_________________________________________________________________
              Free up your inbox with MSN Hotmail Extra Storage. Multiple plans available.
              http://join.msn.com/?pgmarket=en-us&page=hotmail/es2&ST=1/go/onm00200362ave/direct/01/
            • Anthony J. Bryant
              ... As a rule, it s easier if you clean off the metal *before* you start making the armour. Effigham
              Message 6 of 9 , Apr 2, 2004
              • 0 Attachment
                Robert Shroyer wrote:

                > I'm actually in the final stages of building an eight plate with overlapping
                > ridges. I do agree that sanding it is a pain but there are a few tools to
                > help out along the way.
                >
                > 1. Be sure to let the helmet top sit in the vinegar for 48 hours. This
                > breaks down the mill scale (just about anything actually) and it will save
                > you about 8 to 12 hours of sanding.
                >
                > 2. After plannishing, get an angle grinder with a sanding paddle-wheel and
                > hit the whole top with that. After that, i am fortunate enough to have
                > available whats called a mouse sander. The mouse sander is a trianglular
                > sander that lets you get along the edges of the plates quite nicely.
                >
                > Just some tips to help anybody out who needs it.
                >

                As a rule, it's easier if you clean off the metal *before* you start making the
                armour. <G>

                Effigham
              • sean ibanez
                ... This makes me second guess my own attempts at building an 8-plate kabuto. I annieled (sp?) the metal plates so I could more easily work the material.
                Message 7 of 9 , Apr 2, 2004
                • 0 Attachment
                  >>As a rule, it's easier if you clean off the metal *before* you start making the
                  >>armour. <G>

                  >>Effigham


                  This makes me second guess my own attempts at building an 8-plate kabuto. I annieled (sp?) the metal plates so I could more easily work the material. This in turn creates some fire-scale on the metal--some of which comes off during the dishing out of the plates. I still have to clean most of it off since I have yet to finish, but it makes me wonder if, in your own experience building kabuto, you didn't anniele the materials first. Is this better by SCA standards? As I understand it, working steel that hasn't been annieled may cause the metal to crack.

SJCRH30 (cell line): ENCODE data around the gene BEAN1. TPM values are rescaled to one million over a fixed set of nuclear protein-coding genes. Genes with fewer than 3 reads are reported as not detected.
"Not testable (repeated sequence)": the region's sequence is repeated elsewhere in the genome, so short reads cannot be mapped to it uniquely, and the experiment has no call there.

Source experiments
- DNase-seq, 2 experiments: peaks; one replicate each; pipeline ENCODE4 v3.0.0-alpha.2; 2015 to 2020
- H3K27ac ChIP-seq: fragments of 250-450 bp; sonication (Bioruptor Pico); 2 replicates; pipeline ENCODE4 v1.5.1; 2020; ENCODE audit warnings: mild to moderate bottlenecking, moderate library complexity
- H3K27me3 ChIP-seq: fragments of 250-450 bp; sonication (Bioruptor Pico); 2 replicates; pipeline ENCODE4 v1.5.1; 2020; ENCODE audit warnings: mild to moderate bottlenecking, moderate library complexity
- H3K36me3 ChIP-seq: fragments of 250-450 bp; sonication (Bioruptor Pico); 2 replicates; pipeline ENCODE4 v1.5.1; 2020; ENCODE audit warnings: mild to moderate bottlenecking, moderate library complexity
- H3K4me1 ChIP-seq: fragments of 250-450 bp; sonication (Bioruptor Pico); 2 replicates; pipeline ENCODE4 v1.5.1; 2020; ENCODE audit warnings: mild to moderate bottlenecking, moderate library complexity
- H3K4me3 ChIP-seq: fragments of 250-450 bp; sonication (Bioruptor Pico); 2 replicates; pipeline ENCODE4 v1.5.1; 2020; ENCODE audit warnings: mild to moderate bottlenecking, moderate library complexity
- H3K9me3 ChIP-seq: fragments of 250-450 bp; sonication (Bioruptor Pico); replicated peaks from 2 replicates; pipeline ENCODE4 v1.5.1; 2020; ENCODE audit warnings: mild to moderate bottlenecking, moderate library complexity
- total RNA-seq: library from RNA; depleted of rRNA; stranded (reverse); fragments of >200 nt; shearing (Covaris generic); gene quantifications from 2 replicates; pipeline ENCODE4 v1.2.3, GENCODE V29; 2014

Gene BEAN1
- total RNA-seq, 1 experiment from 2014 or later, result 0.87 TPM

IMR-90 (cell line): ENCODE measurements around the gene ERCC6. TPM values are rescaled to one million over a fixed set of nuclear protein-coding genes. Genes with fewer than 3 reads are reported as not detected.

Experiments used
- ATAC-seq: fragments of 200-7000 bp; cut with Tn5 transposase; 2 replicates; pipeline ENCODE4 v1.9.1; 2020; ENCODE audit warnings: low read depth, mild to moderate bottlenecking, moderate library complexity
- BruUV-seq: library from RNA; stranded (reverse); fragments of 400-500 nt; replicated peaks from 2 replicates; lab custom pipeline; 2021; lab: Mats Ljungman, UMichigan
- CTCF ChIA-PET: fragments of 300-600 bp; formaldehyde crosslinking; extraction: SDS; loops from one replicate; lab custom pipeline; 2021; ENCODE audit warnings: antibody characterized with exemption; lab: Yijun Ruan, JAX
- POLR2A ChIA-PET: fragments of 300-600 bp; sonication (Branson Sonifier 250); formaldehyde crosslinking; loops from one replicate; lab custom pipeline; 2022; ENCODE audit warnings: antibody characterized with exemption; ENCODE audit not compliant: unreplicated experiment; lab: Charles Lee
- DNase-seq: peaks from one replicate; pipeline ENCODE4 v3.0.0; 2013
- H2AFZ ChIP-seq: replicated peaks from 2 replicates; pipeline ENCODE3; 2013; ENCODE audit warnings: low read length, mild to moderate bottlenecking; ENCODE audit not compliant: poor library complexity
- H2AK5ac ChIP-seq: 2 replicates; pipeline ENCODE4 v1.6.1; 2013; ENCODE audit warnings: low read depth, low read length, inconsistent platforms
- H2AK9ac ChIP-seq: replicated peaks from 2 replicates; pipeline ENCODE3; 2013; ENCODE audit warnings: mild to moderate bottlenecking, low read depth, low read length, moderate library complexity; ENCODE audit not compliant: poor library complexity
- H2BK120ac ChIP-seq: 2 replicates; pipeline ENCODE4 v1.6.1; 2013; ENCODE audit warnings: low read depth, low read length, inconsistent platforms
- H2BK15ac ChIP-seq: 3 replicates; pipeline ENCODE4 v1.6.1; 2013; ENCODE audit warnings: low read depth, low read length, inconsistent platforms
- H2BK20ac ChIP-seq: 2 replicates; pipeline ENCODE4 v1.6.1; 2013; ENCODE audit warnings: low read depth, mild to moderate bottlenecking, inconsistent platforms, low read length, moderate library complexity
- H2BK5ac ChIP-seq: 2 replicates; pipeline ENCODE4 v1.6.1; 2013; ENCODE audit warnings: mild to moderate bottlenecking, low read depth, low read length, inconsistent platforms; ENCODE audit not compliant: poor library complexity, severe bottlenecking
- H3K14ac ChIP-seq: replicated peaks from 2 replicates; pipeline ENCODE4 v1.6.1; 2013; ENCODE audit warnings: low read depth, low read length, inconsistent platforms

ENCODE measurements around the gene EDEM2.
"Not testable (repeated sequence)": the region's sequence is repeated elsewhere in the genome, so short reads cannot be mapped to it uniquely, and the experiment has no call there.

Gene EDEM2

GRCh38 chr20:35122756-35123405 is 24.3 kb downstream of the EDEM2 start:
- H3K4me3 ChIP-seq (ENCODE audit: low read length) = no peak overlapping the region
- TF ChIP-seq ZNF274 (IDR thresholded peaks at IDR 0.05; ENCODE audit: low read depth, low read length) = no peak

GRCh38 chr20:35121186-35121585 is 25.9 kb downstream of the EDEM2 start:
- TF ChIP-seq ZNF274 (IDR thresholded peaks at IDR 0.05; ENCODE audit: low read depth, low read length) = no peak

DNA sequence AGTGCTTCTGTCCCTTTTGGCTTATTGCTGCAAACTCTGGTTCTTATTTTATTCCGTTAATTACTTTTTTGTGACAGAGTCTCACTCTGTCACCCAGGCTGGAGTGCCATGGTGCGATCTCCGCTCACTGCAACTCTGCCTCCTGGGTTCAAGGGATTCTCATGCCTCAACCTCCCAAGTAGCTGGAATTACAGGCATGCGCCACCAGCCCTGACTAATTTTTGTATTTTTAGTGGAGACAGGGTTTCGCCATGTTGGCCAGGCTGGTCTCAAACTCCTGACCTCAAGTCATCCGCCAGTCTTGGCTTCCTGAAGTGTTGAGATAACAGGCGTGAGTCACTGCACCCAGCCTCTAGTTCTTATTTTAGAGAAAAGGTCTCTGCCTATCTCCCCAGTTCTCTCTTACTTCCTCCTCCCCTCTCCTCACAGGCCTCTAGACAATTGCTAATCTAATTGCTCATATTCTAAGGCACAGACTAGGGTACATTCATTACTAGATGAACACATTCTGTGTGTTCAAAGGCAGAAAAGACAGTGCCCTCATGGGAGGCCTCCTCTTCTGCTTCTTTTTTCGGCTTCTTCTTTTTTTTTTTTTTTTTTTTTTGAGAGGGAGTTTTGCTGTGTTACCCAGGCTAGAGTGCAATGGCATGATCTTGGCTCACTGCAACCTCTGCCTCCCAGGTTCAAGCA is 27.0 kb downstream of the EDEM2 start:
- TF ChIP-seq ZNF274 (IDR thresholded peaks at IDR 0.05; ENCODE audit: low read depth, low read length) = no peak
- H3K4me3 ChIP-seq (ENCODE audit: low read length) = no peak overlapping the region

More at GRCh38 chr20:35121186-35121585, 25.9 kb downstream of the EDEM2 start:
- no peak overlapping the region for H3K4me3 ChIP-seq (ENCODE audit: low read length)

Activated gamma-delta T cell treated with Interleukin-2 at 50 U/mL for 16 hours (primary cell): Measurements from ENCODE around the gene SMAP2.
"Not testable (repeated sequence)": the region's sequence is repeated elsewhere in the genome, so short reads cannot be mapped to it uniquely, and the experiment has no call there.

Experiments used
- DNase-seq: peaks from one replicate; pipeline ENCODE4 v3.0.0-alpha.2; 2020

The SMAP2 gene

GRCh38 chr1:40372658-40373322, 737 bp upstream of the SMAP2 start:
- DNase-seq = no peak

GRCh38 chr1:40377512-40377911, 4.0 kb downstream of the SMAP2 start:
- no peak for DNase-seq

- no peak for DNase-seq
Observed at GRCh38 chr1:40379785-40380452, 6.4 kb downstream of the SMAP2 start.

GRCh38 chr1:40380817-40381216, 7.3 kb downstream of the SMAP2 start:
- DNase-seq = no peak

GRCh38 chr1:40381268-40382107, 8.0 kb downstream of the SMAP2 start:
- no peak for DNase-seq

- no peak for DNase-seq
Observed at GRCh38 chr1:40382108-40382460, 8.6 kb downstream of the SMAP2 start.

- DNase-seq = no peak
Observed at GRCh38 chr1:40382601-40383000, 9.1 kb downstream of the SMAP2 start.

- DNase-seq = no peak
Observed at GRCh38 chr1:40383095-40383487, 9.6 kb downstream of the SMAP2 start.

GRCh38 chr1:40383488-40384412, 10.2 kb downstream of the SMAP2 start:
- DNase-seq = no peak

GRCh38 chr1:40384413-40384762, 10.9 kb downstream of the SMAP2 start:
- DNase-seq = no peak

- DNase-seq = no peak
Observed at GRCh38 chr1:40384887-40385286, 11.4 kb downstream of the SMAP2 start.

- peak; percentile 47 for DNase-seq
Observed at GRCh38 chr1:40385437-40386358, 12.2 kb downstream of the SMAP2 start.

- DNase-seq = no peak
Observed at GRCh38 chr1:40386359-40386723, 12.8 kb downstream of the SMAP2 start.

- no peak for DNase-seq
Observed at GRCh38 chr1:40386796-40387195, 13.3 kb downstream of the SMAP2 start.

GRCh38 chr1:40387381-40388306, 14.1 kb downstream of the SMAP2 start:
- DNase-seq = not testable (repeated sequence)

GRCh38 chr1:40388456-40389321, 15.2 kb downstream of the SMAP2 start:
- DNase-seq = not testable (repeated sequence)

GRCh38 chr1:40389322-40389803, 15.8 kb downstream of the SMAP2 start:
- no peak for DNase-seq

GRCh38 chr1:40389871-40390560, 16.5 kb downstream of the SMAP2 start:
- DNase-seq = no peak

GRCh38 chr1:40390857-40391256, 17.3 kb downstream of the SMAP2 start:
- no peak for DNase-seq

Irobe Saburo Yoriie (from the shadows)

                  "Anthony J. Bryant" <ajbryant@...> wrote:
                  Robert Shroyer wrote:

                  > I'm actually in the final stages of building an eight plate with overlapping
                  > ridges. I do agree that sanding it is a pain but there are a few tools to
                  > help out along the way.
                  >
                  > 1. Be sure to let the helmet top sit in the vinegar for 48 hours. This
                  > breaks down the mill scale (just about anything actually) and it will save
                  > you about 8 to 12 hours of sanding.
                  >
                  > 2. After plannishing, get an angle grinder with a sanding paddle-wheel and
                  > hit the whole top with that. After that, i am fortunate enough to have
                  > available whats called a mouse sander. The mouse sander is a trianglular
                  > sander that lets you get along the edges of the plates quite nicely.
                  >
                  > Just some tips to help anybody out who needs it.
                  >





                  UNSUBSCRIBE: E-mail sca-jml-unsubscribe@yahoogroups.com


                  Yahoo! Groups SponsorADVERTISEMENT


                  ---------------------------------
                  Yahoo! Groups Links

                  To visit your group on the web, go to:
                  http://groups.yahoo.com/group/sca-jml/

                  To unsubscribe from this group, send an email to:
                  sca-jml-unsubscribe@yahoogroups.com

                  Your use of Yahoo! Groups is subject to the Yahoo! Terms of Service.



                  ---------------------------------
                  Do you Yahoo!?
                  Yahoo! Small Business $15K Web Design Giveaway - Enter today

                  [Non-text portions of this message have been removed]
                • Anthony J. Bryant
                  ... You re working with small pieces and not dishing them that much. You don t need to anneal them. It s a waste of time, IMO. Effingham
                  Message 8 of 9 , Apr 2, 2004
                  • 0 Attachment
                    sean ibanez wrote:


                    > This makes me second guess my own attempts at building an 8-plate kabuto. I
                    > annieled (sp?) the metal plates so I could more easily work the material.
                    > This in turn creates some fire-scale on the metal--some of which comes off
                    > during the dishing out of the plates. I still have to clean most of it off
                    > since I have yet to finish, but it makes me wonder if, in your own experience
                    > building kabuto, you didn't anniele the materials first. Is this better by
                    > SCA standards? As I understand it, working steel that hasn't been annieled
                    > may cause the metal to crack.
                    >

                    You're working with small pieces and not dishing them that much. You don't need